Charles Edward’s grandfather, Victoria’s husband Prince Albert, was the younger brother of Ernest II, the Duke of S-C&G. When Ernest died without an heir, the duchy looked to Albert’s sons for an heir, and as the Prince of Wales could not suitably accept the position, the duchy got the second son, Charles Edward’s uncle Prince Alfred, as their new duke. When Alfred died without an heir, the duchy looked to Albert’s third son, Prince Arthur, Duke of Connaught, who turned them down, and offered instead his son, also Prince Arthur. The younger Arthur thought leaving England and going off to Germany to be a German Duke sounded like a rotten job offer, and is supposed to have told his cousin Charles Edward that he had to take it, and he would thrash him if he tried to refuse.
So the unlucky Charles Edward was stuck with it, at the age of 16, in 1900. Charles Edward had been since birth the Duke of Albany, as his father, Victoria’s youngest son, Prince Leopold, duke of Albany, died before Charles Edward was born. Along came 1914, and Charles Edward found himself on the enemy side of the land of his birth. He managed to arrange to be sent to fight on the eastern front, against Russia and Poland, not directly against Britain, but when the war ended, the British government declared him an adherent of their enemies, and stripped him of his title of Duke of Albany. Then along came Hitler, and Charles Edward became one of his earliest and most fervent supporters (hence the program’s title). After the war, he was tried by the Allies as a war criminal and was ordered to pay fines that took away most of the wealth and property that had come with his German titles and had still remained. And after that he lived in seclusion until his death in 1954.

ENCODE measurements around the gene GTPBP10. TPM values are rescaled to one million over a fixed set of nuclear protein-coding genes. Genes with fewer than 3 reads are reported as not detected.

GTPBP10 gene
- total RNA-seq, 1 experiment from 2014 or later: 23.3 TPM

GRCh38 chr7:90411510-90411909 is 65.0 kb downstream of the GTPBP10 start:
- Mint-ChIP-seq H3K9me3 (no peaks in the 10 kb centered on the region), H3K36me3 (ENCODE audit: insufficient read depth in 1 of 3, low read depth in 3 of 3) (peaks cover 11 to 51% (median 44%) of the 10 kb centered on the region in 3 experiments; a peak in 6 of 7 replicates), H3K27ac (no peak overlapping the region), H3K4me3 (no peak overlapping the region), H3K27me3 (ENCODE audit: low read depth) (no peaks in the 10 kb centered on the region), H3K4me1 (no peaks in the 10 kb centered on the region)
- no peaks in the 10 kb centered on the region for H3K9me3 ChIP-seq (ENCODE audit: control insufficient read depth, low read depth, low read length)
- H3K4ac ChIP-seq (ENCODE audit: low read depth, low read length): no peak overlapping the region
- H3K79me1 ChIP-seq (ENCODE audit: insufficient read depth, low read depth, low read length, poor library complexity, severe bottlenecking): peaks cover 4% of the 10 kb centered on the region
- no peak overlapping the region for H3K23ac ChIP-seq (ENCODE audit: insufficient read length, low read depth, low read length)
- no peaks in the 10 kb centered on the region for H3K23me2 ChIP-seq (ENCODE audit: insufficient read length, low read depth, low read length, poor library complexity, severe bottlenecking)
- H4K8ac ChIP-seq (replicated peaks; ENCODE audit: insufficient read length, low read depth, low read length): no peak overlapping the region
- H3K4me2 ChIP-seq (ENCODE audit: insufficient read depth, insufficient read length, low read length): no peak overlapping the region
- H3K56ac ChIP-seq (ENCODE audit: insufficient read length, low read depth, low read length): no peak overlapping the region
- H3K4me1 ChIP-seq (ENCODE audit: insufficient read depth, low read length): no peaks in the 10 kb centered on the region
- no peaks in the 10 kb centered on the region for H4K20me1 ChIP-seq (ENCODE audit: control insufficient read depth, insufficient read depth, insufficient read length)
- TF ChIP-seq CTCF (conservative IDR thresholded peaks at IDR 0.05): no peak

The TV show did not mention the Carrollian interest, but when Charles Edward was still little Prince Charlie, he and his older sister Princess Alice were among Lewis Carroll’s child-friends. Carroll recorded visits with them twice in his diaries, and taught them to fold paper to make toy pistols that would make a shot-like noise when ”fired.” Carroll wrote an acrostic poem, “Puck Lost and Found,” on Princess Alice and Prince Charlie, describing Charlie as a charming sprite (the Puck Found of the title), and recalling the fun of making toy pistols — all sadly ironic in view of the boy’s fate.
From the ever-popular “Almost Stranger Than Fiction” Department comes news that scientists have discovered a species of tobacco plant-eating caterpillar that “smokes” to ward off potential predators. No, really.
To read this curiouser and curiouser story, click me.
What better way to start the new year than with a classic 1930′s Alice-themed cartoon? Here is Betty Boop as Alice, in a “Blunderland” that only Max Fleischer could have dreamed up. If you haven’t seen this in a while, or if (gasp!) you’ve never seen it, sit back and enjoy! (If the video doesn’t display below, try reloading this page.)
In a recent post I noted the release of a new CD by alternative band Daniel Hales, and the frost heaves, called Contrariwise: Music From Lewis Carroll’s Alice’s Adventures in Wonderland and Through the Looking-Glass. Daniel wants to let everyone know that this Friday, January 10th at 6:30pm in Massachusetts, they will be holding their official CD launch party.
You can read more about the event, including details and ticket pricing, on this Facebook page.
And you can watch a live performance compilation clip they made for “The Walrus and the Carpenter” right here (if the video doesn’t appear, try reloading this page in your browser):